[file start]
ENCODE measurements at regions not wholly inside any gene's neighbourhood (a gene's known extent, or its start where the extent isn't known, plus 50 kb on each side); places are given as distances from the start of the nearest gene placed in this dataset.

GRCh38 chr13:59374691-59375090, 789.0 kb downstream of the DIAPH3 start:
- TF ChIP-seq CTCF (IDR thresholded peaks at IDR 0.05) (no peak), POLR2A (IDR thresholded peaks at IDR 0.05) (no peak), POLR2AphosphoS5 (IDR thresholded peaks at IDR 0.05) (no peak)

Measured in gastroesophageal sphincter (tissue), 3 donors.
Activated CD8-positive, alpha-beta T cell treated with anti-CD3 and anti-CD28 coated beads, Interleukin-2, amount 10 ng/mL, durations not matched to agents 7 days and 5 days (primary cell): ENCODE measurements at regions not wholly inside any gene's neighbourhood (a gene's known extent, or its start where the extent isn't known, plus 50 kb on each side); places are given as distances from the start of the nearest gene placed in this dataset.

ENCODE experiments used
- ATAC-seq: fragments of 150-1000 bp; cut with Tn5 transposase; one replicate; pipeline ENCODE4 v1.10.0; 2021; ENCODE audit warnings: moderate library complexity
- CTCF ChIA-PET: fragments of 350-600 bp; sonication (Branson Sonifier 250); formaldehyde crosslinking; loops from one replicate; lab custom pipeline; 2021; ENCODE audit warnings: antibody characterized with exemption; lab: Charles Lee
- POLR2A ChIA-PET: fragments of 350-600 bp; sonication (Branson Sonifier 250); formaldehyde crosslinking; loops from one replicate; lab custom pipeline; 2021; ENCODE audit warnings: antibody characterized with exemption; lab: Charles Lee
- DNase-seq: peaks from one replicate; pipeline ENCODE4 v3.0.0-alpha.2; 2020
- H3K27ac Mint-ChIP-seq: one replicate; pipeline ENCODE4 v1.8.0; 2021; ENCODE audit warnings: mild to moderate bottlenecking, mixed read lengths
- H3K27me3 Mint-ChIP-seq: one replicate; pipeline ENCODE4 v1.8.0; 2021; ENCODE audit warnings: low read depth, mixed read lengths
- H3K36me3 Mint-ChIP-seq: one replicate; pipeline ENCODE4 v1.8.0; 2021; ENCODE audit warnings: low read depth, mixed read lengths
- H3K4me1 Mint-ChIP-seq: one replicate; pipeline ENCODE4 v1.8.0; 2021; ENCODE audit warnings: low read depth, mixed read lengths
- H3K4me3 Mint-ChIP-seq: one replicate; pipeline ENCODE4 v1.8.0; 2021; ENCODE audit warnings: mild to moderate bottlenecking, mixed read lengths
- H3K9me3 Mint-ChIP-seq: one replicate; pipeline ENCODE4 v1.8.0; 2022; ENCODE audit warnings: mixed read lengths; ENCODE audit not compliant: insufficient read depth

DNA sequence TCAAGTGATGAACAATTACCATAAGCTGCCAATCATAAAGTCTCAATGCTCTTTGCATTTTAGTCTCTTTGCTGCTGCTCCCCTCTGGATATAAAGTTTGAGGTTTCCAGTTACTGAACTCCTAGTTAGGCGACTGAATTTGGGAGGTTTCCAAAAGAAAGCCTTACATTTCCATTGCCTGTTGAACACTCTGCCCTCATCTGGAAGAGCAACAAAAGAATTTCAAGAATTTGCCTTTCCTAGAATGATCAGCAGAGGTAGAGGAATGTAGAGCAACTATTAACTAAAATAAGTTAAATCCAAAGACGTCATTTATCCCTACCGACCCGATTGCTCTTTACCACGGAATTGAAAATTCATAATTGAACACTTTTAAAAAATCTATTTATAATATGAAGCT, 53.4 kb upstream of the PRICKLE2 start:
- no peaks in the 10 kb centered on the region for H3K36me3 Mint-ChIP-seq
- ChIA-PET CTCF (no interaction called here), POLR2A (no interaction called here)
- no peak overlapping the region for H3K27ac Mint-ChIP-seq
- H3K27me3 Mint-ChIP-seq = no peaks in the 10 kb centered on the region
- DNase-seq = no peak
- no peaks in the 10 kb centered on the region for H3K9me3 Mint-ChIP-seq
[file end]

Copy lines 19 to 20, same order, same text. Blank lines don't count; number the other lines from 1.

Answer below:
- ChIA-PET CTCF (no interaction called here), POLR2A (no interaction called here)
- no peak overlapping the region for H3K27ac Mint-ChIP-seq